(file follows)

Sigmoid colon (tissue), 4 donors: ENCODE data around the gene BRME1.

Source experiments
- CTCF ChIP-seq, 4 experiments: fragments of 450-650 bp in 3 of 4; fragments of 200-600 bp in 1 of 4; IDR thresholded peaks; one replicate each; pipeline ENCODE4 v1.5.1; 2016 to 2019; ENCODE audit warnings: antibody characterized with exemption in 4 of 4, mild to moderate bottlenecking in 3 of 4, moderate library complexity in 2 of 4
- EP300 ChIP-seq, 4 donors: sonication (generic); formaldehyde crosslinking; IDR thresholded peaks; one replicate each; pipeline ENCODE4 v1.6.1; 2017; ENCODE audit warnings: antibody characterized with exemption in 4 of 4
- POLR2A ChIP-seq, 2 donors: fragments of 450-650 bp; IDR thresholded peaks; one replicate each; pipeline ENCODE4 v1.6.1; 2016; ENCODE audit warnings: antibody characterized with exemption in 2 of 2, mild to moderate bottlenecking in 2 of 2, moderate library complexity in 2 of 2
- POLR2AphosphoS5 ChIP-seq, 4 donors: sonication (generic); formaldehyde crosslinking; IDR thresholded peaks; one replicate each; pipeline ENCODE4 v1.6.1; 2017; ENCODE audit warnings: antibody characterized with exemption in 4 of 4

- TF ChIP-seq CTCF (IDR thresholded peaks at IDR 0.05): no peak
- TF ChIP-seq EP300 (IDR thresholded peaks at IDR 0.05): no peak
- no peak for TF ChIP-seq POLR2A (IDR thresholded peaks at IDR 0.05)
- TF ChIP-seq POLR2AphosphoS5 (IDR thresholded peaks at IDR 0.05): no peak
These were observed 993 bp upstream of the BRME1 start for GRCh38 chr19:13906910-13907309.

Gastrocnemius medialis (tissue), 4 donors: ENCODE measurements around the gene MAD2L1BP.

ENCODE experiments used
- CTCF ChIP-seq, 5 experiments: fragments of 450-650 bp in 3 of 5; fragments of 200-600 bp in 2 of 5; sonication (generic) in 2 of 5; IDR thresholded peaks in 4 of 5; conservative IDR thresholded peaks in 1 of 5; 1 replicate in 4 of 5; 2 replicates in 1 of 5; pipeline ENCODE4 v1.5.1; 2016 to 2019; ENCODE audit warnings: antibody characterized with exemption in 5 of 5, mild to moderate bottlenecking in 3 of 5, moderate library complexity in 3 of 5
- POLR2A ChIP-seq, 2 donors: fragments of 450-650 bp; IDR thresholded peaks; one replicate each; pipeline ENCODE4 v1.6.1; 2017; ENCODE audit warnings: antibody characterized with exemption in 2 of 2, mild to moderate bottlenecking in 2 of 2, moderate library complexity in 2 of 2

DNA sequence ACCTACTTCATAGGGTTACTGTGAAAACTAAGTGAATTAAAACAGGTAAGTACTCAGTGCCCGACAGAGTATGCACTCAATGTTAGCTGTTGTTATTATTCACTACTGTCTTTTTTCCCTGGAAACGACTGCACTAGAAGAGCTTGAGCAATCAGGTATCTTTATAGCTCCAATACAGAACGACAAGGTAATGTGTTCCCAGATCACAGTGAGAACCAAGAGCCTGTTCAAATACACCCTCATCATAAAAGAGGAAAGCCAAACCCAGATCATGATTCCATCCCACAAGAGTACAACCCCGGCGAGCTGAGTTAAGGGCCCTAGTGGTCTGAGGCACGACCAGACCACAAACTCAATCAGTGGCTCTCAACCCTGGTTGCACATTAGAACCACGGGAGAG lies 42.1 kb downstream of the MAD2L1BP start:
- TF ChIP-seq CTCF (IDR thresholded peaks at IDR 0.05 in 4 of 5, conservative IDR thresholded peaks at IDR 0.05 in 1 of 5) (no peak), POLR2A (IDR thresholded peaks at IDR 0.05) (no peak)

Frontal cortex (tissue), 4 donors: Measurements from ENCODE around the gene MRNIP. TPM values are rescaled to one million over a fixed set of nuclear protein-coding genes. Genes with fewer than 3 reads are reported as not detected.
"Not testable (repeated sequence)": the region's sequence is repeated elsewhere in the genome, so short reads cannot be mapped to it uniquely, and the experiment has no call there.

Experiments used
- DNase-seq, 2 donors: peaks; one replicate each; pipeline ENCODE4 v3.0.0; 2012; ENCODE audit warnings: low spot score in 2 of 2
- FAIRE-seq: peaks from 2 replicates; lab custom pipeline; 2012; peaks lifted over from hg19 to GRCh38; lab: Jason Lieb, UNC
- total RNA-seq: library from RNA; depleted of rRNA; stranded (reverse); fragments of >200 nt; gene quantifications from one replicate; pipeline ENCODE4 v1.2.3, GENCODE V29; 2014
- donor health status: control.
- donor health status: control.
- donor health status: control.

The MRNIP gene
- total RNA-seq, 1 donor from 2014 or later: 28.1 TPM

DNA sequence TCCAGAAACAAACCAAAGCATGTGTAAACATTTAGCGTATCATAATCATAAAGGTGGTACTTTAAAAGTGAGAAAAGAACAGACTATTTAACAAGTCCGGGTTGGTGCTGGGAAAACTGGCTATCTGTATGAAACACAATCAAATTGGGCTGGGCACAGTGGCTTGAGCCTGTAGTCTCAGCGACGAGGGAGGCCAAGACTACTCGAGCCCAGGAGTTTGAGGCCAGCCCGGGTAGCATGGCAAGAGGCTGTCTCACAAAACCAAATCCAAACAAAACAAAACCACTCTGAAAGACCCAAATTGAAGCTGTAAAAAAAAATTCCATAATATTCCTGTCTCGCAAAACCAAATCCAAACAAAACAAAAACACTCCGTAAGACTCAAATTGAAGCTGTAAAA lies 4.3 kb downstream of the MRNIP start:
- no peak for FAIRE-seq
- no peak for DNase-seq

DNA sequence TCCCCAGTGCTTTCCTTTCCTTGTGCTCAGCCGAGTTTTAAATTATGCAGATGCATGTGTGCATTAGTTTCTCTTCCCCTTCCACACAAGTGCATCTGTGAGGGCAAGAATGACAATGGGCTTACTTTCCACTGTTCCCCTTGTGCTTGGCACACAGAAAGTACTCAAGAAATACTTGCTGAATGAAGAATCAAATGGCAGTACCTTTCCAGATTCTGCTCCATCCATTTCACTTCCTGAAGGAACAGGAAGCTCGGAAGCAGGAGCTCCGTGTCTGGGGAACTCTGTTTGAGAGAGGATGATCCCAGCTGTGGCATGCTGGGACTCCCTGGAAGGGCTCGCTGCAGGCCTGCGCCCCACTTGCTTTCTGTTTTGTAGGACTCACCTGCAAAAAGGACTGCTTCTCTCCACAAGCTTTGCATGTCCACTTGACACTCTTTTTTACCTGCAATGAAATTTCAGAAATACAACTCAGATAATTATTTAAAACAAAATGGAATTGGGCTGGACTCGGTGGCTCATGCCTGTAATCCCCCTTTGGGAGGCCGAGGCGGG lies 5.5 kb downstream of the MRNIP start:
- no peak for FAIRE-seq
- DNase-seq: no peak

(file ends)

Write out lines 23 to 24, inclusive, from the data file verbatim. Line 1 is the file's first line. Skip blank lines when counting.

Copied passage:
- total RNA-seq: library from RNA; depleted of rRNA; stranded (reverse); fragments of >200 nt; gene quantifications from one replicate; pipeline ENCODE4 v1.2.3, GENCODE V29; 2014
- donor health status: control.